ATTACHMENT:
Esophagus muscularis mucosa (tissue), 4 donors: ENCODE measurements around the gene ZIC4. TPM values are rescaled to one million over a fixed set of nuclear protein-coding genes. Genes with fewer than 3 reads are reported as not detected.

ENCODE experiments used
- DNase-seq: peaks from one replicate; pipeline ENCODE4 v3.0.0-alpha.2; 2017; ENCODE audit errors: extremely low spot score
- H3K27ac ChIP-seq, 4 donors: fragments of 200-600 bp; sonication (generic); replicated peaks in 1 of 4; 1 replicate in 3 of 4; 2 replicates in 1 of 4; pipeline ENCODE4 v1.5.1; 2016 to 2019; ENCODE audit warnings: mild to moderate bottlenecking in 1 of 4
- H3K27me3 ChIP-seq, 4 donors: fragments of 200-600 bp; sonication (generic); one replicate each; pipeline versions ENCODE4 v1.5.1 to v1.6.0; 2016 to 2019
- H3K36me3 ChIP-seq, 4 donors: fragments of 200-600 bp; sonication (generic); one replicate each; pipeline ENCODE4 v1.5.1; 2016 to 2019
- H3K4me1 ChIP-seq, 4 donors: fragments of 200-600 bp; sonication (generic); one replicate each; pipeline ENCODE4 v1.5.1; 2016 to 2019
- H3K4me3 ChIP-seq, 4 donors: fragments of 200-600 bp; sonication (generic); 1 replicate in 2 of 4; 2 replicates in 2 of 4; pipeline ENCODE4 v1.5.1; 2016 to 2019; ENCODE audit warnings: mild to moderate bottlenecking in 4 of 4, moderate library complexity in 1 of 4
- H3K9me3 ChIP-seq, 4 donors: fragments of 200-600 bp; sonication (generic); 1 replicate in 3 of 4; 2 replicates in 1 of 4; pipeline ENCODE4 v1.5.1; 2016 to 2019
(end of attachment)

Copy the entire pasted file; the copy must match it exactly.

Esophagus muscularis mucosa (tissue), 4 donors: ENCODE measurements around the gene ZIC4. TPM values are rescaled to one million over a fixed set of nuclear protein-coding genes. Genes with fewer than 3 reads are reported as not detected.

ENCODE experiments used
- DNase-seq: peaks from one replicate; pipeline ENCODE4 v3.0.0-alpha.2; 2017; ENCODE audit errors: extremely low spot score
- H3K27ac ChIP-seq, 4 donors: fragments of 200-600 bp; sonication (generic); replicated peaks in 1 of 4; 1 replicate in 3 of 4; 2 replicates in 1 of 4; pipeline ENCODE4 v1.5.1; 2016 to 2019; ENCODE audit warnings: mild to moderate bottlenecking in 1 of 4
- H3K27me3 ChIP-seq, 4 donors: fragments of 200-600 bp; sonication (generic); one replicate each; pipeline versions ENCODE4 v1.5.1 to v1.6.0; 2016 to 2019
- H3K36me3 ChIP-seq, 4 donors: fragments of 200-600 bp; sonication (generic); one replicate each; pipeline ENCODE4 v1.5.1; 2016 to 2019
- H3K4me1 ChIP-seq, 4 donors: fragments of 200-600 bp; sonication (generic); one replicate each; pipeline ENCODE4 v1.5.1; 2016 to 2019
- H3K4me3 ChIP-seq, 4 donors: fragments of 200-600 bp; sonication (generic); 1 replicate in 2 of 4; 2 replicates in 2 of 4; pipeline ENCODE4 v1.5.1; 2016 to 2019; ENCODE audit warnings: mild to moderate bottlenecking in 4 of 4, moderate library complexity in 1 of 4
- H3K9me3 ChIP-seq, 4 donors: fragments of 200-600 bp; sonication (generic); 1 replicate in 3 of 4; 2 replicates in 1 of 4; pipeline ENCODE4 v1.5.1; 2016 to 2019